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Newtown school shooting: Aurora Fire Chief’s perspective

Having been at the epicenter of an active shooter incident earlier this year, Aurora, Colo. Fire Chief Mike Garcia understands Newtown’s hurt

By Rick Markley, FireRescue1 editor

Six months ago a 24-year-old gunman stepped into a packed movie theater in Aurora. Colo., opened fire and left 12 dead and 59 wounded. All of the world was watching Aurora Fire Chief Mike Garcia. Now, as Garcia joins the world in watching the tragedy unfold in Newtown, Conn., he has some perspective to offer.

What went through your mind when you learned of this?
I got a call from my wife that there’d been another mass shooting. I went down and turned on the TV. I’m in shock, probably just like the nation. But as I’m in shock, there are flashbacks of what my fire department and what I personally went through, the concern for the firefighters and first responders on the scene and what they’re going to go through.

As Fire Chief of Aurora, my first concern was for the victims, but on equal footing, was for the men and women on my department who responded. I always take very diligent approach in making sure those who responded are being taken care of and they know all of the resources that are available.

There isn’t a day that I come to work and don’t think of our firefighters and their families. As you know, you don’t just leave it at work when you are a firefighter. It impacts your family and close circle of friends.

My heart goes to Newtown, Conn. I know right now they are professional and doing their job. But when it is all said and done, they need to take each other’s company and share their experiences. They need to be introduced to what professional services that city provides.

An event like this is not something that you can internalize.

What advice do you have for the chief?
They should not isolate themselves. They need to bring in their executive staff and open up to the community. He also needs to move very carefully because he is now in a fishbowl. Sometimes you are in a position where the best decisions may not be the right decisions for everybody. There will be media, scrutiny and Monday-morning quarterbacking. That’s to be expected and the chief will need to be very supportive of his team and his city.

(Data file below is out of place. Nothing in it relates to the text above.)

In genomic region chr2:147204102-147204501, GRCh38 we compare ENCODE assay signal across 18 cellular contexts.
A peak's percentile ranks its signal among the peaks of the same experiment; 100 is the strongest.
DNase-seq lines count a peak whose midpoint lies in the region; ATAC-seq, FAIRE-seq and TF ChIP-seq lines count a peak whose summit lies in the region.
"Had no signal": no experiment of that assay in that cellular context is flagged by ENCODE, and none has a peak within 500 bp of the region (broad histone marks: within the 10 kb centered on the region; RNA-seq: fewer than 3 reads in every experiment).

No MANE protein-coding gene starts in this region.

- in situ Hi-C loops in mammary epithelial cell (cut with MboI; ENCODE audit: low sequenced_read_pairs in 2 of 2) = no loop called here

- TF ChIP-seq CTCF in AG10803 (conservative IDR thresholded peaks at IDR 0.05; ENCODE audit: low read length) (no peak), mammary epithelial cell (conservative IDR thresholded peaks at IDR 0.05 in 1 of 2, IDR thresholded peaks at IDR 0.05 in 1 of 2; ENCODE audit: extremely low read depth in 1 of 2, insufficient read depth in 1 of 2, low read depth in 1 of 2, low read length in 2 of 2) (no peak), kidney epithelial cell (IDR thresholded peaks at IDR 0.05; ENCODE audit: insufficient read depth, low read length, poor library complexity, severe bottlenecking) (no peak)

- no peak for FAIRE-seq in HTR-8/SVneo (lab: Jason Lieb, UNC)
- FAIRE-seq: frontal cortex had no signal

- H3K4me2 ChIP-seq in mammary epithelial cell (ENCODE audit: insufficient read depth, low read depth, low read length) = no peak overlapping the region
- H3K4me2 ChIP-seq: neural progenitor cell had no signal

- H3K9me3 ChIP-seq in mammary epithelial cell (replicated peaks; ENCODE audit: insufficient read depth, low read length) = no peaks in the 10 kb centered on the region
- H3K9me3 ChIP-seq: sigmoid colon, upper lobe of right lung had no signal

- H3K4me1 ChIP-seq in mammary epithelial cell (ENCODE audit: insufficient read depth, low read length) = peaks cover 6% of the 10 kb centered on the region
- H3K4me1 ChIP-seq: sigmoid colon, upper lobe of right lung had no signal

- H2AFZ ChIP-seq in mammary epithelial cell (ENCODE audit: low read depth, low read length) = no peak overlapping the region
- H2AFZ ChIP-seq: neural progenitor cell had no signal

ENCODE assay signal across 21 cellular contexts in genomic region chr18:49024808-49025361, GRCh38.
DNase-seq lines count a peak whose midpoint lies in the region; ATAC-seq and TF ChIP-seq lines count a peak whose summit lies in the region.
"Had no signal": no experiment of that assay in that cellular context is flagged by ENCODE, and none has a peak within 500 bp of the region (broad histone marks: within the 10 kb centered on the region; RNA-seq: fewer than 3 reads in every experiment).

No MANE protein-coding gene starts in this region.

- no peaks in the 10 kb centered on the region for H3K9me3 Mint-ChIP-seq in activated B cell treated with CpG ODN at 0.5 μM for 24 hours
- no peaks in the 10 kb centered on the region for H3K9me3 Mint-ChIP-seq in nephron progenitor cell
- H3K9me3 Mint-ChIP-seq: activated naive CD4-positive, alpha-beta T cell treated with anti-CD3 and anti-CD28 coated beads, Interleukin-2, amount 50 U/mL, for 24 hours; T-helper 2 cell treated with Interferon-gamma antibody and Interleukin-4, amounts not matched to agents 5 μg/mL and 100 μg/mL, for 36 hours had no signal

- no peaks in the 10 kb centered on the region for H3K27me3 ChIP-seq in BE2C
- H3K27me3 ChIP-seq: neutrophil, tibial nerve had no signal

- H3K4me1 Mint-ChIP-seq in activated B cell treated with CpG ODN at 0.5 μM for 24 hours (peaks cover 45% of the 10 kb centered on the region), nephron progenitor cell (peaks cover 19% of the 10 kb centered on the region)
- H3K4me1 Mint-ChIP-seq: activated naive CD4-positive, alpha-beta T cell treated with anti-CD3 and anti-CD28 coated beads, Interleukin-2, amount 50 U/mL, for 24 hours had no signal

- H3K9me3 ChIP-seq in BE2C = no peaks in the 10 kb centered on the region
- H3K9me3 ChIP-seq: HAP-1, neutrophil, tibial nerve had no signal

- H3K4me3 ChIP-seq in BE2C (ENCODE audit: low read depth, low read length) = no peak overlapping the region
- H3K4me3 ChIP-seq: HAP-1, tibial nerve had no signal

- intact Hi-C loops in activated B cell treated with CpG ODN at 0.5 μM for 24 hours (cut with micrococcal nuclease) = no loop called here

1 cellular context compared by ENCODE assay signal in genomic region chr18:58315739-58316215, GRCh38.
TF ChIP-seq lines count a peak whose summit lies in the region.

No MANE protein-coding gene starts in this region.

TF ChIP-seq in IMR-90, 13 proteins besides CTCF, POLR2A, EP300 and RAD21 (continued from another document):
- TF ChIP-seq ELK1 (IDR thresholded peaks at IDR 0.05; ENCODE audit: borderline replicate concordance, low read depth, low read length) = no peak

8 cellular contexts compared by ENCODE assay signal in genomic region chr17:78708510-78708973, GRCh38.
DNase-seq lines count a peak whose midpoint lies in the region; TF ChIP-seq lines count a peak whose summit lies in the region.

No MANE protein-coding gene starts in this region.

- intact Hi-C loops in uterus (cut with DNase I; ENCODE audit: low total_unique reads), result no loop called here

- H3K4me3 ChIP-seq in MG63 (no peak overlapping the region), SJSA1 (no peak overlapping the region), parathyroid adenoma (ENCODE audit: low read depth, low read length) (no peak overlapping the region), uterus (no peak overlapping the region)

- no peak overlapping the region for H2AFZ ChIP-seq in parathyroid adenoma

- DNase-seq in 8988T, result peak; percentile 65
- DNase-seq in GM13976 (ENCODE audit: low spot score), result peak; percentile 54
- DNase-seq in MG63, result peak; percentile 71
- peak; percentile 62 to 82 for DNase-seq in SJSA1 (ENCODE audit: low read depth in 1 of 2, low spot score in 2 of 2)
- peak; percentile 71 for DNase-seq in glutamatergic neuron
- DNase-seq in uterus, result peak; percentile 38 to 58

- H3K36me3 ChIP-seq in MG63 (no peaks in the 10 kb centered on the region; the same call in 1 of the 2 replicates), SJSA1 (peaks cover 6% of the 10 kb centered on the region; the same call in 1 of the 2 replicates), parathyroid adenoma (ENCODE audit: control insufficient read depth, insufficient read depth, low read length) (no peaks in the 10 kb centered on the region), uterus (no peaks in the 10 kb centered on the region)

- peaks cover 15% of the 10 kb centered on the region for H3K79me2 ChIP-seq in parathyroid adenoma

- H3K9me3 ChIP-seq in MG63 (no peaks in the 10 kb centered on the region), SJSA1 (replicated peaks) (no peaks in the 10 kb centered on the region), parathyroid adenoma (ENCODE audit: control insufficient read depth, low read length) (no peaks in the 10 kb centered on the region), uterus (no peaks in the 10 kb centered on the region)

How did you handle that attention?
The only way you can handle the media coming at you in so many directions is a team approach. Our mayor, police chief, city council and PIO all met to come up with a strategy on how to ensure that the residents were taken care of.

The fire department did such a courageous job that day and they need to hear that from their fire chief.

The other thing that helped me tremendously is that I had built great relationships with those departments that provide mutual aid and the police. By having built those relationships, I was able to know who I was talking to that day and that brought us closer together.

I did get phone calls from other fire chiefs who had been through this. The retired operations fire chief from Columbine send me a really good email with the lessons he’d learned. I shared all of this with the men and women of my department when I’d get correspondence. That helped out a lot.

We’re under a gag order and not able to tell our story. It has been detrimental. It is tough. Firefighters want to learn from one another. We did a post-incident analysis and an after-action report, and we’re doing a third-party review. But we can’t share any of that until the gag order is lifted.

What advice do you have for those who want to better prepare?
They have to take the approach that it could happen in my community and if it does do I have the proper training, the relationships with everyone who will respond to incidents like that including federal.

Our shooter booby-trapped his apartment and that was another two-day operation where we had the federal government here and their bomb team. We’ve done a lot of training with our police on active shooters. We trained in many of our schools, but never thought we’d have a mass shooting in a theater.

There were 1,300 people at that theater and the congestion; having them all leaving is like a battle zone. It was midnight, 1,300 people in Batman costumes; it was a pretty scary scenario.

How did you handle the logistics nightmare?
We’re lucky that we had three major trauma centers within 3 minutes of our shooting. What saved a lot of lives that day was transporting in police vehicles, because the ambulances couldn’t get back in there because of the congestion of the crowd and the police officers coming in.

How long does the healing process take?
I’ve been on the job 35 years in July and I’ve seen some significant events in my career like any firefighter. But those things I don’t think you truly ever heal from them. I think you adapt, but it is always there. With the right support you learn to deal with it in a constructive way. Those that get the professional help will do well. Those that internalize it will have issue. Time will tell. Being able to talk about it is part of the therapy. It is especially hard as the fire chief because no matter what you say or the message you give, there’s always someone there who is maybe going to take parts of it out of context. It takes a little courage to speak up on it.

About the author

Rick Markley is editor of FireRescue1, a volunteer firefighter and fire investigator. He serves on the board of directors of and is actively involved with the International Fire Relief Mission, a humanitarian aid organization that delivers unused fire and EMS equipment to firefighters in developing countries. He holds a bachelor’s degree in communications and a master’s of fine arts. He has logged more than 10 years as an editor-in-chief and written numerous articles on firefighting. You can reach Rick at